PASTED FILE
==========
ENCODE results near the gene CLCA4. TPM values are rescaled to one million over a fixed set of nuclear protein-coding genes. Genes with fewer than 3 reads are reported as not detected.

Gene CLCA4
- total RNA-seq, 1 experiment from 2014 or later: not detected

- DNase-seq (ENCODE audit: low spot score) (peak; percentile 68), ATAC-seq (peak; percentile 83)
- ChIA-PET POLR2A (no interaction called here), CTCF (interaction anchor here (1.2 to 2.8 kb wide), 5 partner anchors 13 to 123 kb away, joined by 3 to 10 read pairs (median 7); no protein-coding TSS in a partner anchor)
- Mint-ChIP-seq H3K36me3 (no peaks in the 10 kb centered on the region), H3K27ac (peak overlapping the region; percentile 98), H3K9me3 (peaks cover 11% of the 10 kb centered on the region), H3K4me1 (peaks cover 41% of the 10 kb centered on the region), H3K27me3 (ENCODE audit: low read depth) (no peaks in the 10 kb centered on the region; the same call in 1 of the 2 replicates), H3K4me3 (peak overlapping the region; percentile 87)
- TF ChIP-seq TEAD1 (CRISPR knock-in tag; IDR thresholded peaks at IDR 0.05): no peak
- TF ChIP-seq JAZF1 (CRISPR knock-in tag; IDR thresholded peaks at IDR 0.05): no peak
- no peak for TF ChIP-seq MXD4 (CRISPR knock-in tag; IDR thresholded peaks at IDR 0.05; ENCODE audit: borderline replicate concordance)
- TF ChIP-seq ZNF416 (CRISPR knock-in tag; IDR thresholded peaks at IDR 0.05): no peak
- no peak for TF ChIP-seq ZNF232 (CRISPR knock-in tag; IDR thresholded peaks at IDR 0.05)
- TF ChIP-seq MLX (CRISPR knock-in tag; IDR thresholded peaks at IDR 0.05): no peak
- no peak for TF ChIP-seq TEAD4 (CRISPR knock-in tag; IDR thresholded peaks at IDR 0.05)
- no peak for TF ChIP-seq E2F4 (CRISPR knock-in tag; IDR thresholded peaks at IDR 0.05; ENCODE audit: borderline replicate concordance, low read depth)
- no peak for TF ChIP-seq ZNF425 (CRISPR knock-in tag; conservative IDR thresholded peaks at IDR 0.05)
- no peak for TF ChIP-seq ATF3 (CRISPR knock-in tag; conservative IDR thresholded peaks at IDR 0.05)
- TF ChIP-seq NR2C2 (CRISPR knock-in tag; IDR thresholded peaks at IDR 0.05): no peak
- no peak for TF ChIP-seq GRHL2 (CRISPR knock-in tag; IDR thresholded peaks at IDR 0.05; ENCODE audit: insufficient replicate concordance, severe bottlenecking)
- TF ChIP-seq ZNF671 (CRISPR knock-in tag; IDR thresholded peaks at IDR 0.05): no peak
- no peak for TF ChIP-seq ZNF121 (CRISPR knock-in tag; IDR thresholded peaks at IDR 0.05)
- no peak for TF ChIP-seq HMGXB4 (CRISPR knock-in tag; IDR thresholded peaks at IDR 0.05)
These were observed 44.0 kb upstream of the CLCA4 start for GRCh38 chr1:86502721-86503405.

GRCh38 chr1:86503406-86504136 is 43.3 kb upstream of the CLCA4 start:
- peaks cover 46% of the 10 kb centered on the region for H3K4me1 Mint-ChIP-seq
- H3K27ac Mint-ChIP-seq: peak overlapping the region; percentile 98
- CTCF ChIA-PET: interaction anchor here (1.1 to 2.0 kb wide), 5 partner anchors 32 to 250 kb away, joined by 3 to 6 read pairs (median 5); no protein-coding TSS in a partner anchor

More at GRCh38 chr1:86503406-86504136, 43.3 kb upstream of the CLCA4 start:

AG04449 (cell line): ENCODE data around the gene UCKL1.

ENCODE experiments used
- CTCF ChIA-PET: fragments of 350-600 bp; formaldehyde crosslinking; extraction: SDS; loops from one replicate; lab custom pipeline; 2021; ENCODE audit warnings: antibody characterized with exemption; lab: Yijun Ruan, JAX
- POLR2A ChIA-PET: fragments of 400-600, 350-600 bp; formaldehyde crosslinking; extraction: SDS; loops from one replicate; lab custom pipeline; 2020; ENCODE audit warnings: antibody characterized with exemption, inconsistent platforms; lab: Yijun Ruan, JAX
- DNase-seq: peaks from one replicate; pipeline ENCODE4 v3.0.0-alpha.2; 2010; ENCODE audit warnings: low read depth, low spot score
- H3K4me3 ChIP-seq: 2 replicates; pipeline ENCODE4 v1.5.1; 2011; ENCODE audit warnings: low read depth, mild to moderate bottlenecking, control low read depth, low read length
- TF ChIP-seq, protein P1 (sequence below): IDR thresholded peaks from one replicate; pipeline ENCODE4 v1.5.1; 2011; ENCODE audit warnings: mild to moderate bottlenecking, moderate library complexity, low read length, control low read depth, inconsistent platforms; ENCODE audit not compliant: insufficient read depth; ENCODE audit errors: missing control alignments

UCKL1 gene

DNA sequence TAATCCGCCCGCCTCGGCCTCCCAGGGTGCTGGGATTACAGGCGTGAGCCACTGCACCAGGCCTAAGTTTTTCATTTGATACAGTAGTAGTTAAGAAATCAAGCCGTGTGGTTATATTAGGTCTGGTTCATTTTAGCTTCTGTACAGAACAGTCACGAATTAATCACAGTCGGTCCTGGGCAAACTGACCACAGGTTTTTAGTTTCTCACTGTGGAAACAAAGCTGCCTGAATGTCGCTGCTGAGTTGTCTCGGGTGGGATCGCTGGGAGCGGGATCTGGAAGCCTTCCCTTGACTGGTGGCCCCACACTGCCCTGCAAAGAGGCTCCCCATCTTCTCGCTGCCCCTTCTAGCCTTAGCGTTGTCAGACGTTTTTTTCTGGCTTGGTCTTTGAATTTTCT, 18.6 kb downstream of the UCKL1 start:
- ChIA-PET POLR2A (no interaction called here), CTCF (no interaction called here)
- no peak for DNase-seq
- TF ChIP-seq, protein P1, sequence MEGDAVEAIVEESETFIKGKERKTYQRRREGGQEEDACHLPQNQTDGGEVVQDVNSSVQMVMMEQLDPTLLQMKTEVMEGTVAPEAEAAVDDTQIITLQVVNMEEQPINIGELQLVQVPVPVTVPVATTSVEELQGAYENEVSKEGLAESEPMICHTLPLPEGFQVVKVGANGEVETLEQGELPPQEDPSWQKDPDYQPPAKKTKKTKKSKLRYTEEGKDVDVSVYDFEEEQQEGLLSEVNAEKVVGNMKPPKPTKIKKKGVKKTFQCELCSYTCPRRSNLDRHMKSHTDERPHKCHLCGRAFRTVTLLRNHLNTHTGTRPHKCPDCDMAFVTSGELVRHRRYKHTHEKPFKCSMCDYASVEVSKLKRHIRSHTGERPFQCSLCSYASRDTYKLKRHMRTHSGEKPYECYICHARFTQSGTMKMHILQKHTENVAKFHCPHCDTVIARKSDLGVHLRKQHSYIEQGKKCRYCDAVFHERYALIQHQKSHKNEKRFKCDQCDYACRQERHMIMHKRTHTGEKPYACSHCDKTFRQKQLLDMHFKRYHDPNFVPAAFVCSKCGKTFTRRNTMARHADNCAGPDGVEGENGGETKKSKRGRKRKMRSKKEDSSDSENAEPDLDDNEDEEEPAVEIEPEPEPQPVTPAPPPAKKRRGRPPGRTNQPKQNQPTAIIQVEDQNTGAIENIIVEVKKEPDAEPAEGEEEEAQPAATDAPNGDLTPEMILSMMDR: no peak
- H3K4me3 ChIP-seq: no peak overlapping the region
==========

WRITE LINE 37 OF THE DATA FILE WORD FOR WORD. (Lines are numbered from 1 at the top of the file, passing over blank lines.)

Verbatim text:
- ChIA-PET POLR2A (no interaction called here), CTCF (no interaction called here)